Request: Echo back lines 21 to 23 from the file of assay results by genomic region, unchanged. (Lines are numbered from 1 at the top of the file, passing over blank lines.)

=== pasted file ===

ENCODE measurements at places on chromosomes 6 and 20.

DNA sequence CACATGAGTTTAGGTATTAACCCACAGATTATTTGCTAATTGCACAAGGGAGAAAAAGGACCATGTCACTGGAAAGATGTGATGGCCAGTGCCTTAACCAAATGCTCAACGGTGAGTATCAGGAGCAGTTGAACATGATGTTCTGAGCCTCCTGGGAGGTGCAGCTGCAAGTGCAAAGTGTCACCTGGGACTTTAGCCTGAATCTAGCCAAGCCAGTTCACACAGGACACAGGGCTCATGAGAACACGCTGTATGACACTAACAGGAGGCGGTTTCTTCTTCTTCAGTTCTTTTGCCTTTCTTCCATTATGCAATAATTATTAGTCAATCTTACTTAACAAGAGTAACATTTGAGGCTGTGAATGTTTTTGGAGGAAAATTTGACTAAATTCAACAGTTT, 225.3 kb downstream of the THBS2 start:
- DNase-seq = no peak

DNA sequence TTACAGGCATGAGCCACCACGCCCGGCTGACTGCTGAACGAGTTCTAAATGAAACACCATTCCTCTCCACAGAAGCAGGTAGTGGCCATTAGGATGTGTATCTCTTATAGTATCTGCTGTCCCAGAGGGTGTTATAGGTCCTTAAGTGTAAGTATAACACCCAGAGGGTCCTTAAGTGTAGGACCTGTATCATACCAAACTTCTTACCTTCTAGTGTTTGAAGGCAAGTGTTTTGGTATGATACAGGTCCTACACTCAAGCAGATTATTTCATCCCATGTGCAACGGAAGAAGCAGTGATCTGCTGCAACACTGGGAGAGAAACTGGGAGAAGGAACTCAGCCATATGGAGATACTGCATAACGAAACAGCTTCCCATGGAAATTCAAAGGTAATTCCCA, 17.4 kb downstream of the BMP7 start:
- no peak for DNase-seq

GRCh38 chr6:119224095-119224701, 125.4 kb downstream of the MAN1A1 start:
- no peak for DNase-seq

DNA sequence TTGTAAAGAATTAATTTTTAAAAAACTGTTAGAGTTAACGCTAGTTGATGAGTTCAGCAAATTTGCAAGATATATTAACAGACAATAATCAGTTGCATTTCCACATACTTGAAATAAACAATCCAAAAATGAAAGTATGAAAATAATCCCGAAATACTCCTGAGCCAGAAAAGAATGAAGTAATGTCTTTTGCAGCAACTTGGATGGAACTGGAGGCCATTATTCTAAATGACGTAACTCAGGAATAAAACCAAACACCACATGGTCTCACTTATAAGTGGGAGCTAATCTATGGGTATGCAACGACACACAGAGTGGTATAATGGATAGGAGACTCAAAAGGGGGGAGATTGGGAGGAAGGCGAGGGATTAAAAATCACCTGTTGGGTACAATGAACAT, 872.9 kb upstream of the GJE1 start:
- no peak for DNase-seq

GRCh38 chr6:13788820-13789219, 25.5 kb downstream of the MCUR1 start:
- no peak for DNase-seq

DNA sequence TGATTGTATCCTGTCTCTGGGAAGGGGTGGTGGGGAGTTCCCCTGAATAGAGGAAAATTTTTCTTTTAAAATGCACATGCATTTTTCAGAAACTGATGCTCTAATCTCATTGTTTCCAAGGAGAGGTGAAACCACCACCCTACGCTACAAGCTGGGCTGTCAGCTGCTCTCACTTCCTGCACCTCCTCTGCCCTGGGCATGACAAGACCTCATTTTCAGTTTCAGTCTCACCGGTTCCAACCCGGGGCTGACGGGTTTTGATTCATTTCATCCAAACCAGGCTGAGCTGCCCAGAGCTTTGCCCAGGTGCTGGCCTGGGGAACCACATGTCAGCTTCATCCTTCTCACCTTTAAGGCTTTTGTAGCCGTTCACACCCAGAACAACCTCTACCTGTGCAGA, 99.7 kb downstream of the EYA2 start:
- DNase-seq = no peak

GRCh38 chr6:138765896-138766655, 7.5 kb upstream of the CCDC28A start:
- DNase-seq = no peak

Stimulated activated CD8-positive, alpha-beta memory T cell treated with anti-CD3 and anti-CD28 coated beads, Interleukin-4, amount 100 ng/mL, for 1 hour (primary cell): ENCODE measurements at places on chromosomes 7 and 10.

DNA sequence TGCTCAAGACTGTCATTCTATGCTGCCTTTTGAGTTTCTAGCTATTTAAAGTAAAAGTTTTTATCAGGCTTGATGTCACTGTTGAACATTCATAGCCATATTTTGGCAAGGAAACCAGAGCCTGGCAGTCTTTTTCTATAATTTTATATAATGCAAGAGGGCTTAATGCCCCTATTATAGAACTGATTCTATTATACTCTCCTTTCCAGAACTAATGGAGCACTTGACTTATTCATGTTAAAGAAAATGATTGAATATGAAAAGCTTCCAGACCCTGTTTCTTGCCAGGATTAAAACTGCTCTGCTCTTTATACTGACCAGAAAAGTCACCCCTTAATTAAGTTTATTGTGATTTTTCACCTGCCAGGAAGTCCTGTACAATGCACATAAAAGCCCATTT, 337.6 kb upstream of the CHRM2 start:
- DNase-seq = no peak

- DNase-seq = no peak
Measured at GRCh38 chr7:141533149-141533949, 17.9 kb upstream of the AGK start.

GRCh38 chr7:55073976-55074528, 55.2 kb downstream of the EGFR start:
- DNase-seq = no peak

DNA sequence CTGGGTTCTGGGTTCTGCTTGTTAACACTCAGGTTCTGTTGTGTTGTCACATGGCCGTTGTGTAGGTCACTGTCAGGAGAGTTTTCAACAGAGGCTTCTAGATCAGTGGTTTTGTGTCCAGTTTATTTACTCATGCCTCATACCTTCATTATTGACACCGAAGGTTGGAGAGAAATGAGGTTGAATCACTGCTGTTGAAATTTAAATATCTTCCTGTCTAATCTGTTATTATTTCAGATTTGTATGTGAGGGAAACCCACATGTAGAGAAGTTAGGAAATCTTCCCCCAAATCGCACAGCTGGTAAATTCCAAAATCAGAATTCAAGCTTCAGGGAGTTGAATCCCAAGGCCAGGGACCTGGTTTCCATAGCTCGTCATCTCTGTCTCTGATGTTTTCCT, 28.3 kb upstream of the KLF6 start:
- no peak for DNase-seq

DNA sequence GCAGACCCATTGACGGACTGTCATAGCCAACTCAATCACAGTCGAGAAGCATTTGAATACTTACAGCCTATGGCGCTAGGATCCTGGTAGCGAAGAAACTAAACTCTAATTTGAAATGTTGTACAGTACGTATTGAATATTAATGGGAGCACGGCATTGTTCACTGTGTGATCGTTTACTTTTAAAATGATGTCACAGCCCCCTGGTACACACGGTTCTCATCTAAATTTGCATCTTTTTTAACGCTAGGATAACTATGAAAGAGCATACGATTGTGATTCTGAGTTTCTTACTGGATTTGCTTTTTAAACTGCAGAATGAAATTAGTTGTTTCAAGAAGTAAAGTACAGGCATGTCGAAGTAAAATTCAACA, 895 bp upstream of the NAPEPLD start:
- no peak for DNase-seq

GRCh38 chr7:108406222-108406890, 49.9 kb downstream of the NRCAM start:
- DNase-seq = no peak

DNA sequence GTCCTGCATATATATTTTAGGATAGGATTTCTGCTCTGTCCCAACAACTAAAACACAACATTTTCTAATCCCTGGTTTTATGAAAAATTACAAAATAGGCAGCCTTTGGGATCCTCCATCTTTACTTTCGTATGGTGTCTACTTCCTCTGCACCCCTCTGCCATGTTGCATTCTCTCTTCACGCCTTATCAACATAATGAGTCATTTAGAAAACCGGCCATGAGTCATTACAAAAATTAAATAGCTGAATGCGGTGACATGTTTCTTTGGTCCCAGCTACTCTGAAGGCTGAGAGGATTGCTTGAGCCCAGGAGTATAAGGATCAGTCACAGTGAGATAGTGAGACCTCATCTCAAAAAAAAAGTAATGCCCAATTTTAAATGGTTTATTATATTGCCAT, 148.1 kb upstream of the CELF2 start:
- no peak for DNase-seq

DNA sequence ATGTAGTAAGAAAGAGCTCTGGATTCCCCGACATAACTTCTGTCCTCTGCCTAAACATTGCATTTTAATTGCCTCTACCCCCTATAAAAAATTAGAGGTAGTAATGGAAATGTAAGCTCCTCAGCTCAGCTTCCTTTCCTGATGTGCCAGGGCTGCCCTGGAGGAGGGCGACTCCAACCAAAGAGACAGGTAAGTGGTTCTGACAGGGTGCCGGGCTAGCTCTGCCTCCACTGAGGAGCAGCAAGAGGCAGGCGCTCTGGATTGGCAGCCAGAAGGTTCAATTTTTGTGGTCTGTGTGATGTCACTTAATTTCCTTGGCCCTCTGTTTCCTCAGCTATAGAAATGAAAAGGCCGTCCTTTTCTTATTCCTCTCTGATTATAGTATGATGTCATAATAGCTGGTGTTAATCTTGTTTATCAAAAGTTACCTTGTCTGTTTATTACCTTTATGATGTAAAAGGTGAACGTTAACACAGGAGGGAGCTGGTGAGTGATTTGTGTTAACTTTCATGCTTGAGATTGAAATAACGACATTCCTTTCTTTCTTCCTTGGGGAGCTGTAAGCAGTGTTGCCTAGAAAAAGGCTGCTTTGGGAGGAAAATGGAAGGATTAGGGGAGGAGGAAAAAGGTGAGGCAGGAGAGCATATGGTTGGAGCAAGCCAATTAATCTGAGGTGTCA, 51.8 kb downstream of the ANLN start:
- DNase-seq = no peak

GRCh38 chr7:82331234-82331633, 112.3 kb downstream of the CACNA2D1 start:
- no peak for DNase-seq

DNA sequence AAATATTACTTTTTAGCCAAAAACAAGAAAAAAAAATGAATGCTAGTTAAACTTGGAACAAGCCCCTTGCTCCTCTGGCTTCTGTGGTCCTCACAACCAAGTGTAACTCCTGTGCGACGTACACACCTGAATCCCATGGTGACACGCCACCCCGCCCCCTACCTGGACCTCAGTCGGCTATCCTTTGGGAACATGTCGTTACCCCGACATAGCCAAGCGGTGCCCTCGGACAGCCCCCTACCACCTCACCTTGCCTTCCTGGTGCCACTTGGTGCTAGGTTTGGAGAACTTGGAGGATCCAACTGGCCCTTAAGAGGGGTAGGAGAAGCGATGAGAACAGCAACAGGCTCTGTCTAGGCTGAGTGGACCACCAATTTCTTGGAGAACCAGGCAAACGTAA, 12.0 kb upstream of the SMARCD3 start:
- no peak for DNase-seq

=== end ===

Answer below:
GRCh38 chr7:55073976-55074528, 55.2 kb downstream of the EGFR start:
- DNase-seq = no peak

DNA sequence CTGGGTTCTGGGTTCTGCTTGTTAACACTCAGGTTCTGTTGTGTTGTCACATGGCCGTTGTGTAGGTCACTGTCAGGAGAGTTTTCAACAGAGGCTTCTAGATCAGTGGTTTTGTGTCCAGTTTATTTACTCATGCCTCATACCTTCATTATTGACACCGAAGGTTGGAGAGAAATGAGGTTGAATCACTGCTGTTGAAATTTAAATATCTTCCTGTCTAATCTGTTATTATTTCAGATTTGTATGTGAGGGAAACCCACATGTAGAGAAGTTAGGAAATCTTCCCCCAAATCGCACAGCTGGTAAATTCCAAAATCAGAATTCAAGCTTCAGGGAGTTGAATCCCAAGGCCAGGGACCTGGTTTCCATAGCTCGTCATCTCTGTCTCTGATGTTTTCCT, 28.3 kb upstream of the KLF6 start: